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Valley of the Shadow

Valley Virginian: August 12, 1868

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The Chesapeake and Ohio R. R.
(Column 02)
Summary: The paper reports that the Central Company is calling for contractors to complete the road to White Sulphur Springs. "This shows energy and determination to go through with this great work. Everything now rests upon Augusta's vote. Vote for the subscription, and we have the grand through connection to the Ohio and Pacific; our country will be filled with white emigrants, and no matter who is elected or what party triumphs at the November election, we can control the State!"
The Educational Advantages of Staunton
(Column 02)
Summary: This article offers a corrective to a previous article that made distinctions regarding the Wesleyan Female Institute and other local academies. The Institute's administrators presumably considered these distinctions unfair. Thus, the author heaps accolades upon Wesleyan that had been given to the various other schools. Included is an enumeration of the several professors and their specialties, a brief description of the school grounds, and the prediction of the school's undoubted future success.
Full Text of Article:

In one of our late papers we unintentionally drew an invidious distinction between the school presided over by Mr. Harris and some others. We cheerfully make the correction:

The Wesleyan Female Institute may be justly classed as one of the first schools in Virginia or the South. It has just closed its 18th session with unprecedented success. It is under the auspices of the Methodist Episcopal Church, South. The Rev. Wm A. Harris, so widely celebrated throughout the South as one of our most talented Educators, is President--assisted by a full and able Faculty.

In the institution the course of study is high; the system of teaching being largely by lecture, and like that pursued in our Virginia University. Mathematics and Moral Philosophy are taught by Professor Harris; Physical Sciences and Languages by a gentleman who has been educated in two of the oldest colleges in Virginia. French is in the hands of a native of France and a master of the language. Music is taught by Professor Hewitt, one of the oldest and ablest composers and teachers of Music in the South. He is assisted by a superior and accomplished vocalist. Other departments are equally well filled by competent Professors and Teachers. Besides these advantages, this school is a refined and happy home, in which the health, comfort, morals and manners of pupils receive special attention. Its well deserved popularity is indicated by the fact that the applications for admission of pupils last session exceeded its accommodations. It was filled with pupils from Virginia and various Southern States. It has a high class of patrons, and a more refined and dignified class of young ladies we have ever seen in any Institute.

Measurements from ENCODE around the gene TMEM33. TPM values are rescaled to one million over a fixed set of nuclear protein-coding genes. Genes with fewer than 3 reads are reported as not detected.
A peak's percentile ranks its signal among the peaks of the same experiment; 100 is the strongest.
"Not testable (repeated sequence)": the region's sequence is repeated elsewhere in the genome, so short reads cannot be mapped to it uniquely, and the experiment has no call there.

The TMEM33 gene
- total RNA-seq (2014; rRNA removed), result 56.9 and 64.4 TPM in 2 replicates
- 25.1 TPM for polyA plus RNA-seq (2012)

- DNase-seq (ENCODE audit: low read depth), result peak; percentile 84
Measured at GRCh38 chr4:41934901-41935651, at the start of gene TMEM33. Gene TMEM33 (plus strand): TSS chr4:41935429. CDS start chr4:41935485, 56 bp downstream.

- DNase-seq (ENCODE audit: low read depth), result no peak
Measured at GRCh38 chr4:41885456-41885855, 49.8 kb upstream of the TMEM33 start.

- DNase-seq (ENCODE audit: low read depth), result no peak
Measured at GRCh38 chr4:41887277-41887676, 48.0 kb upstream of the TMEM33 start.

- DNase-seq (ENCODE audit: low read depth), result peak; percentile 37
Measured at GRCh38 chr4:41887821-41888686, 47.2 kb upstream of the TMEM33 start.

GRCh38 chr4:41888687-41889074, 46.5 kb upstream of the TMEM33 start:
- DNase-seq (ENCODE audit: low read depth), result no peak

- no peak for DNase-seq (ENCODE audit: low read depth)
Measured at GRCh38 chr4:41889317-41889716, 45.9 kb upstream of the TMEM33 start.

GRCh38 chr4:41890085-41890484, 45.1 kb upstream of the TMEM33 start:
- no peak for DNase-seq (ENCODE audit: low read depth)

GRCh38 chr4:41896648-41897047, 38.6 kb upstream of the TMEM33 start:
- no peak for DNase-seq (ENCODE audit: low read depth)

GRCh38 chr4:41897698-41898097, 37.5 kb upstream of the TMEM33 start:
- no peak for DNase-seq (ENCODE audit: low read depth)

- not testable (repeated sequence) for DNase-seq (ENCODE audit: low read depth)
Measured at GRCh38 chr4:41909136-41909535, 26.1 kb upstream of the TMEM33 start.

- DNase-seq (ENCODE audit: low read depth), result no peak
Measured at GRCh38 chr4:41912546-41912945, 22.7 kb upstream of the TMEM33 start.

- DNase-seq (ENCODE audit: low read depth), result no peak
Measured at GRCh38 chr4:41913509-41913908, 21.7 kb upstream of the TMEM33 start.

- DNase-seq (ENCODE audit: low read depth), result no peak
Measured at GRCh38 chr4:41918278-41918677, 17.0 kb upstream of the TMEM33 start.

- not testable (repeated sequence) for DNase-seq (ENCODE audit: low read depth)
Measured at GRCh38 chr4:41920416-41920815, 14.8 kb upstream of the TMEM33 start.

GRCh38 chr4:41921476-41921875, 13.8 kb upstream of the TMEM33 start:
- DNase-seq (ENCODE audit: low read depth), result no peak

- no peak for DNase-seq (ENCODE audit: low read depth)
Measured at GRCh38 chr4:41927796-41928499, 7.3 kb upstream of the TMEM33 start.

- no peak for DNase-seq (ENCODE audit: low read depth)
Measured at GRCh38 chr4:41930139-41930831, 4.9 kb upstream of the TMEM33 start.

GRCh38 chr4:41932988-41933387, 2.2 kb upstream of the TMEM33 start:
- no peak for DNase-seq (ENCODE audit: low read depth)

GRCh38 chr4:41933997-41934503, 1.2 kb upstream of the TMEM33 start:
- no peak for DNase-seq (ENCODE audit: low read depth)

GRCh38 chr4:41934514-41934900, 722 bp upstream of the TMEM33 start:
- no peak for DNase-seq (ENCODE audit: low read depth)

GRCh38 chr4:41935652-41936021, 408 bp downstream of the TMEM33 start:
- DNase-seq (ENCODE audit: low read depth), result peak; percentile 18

Situated in a most delightful locality, the whole appearance of the buildings denoting a beautiful summer retreat rather than a school; with a President and a Faculty so justly celebrated, the future success--as has been the past--of the Wesleyan Female Institute is an assured fact. We learn that applications are already coming in, promising another full and promising session.

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City Council
(Column 01)
Summary: The City Council met and passed an ordinance forbidding cows to wear bells from sun-down to sun-up. A pavement was ordered from the Baptist church to the top of Gospil on Main Street.
The Gas Works
(Column 02)
Summary: The late flood damaged the Gas Works by breaking pipes and filling them with water.
Our Streets
(Column 02)
Summary: Sergeant Parrent has ordered everyone to clean their gutters and remove grass from the sidewalks. Dr. Eichelberger and S. H. Hilb are the only citizens who have complied so far.
(Names in announcement: Sgt. Parrent, Dr. Eichelberger, S. H. Hilb)
A Night Police
(Column 02)
Summary: The Virginian agrees with the Vindicator in calling for night police, and urges the council to give Sgt. Parrent two more assistants. "If we are a city--let's be a city."
(Names in announcement: Sgt. Parrent)
Corporation Court
(Column 03)
Summary: Several cases were tried in Staunton's Corporation Court. Three persons indicted for keeping houses of ill fame were found not guilty. Worthy Diggs was sentenced to three years in the penitentiary for grand larceny. The paper praises A. A. W. Cochran, Attorney for the Corporation, for the many cases he has won, and congratulates James F. Patterson, clerk of the court, for the work he has done in his position for 20 years.
(Names in announcement: Worthy Diggs, A. A. W. Cochran, James F. Patterson)

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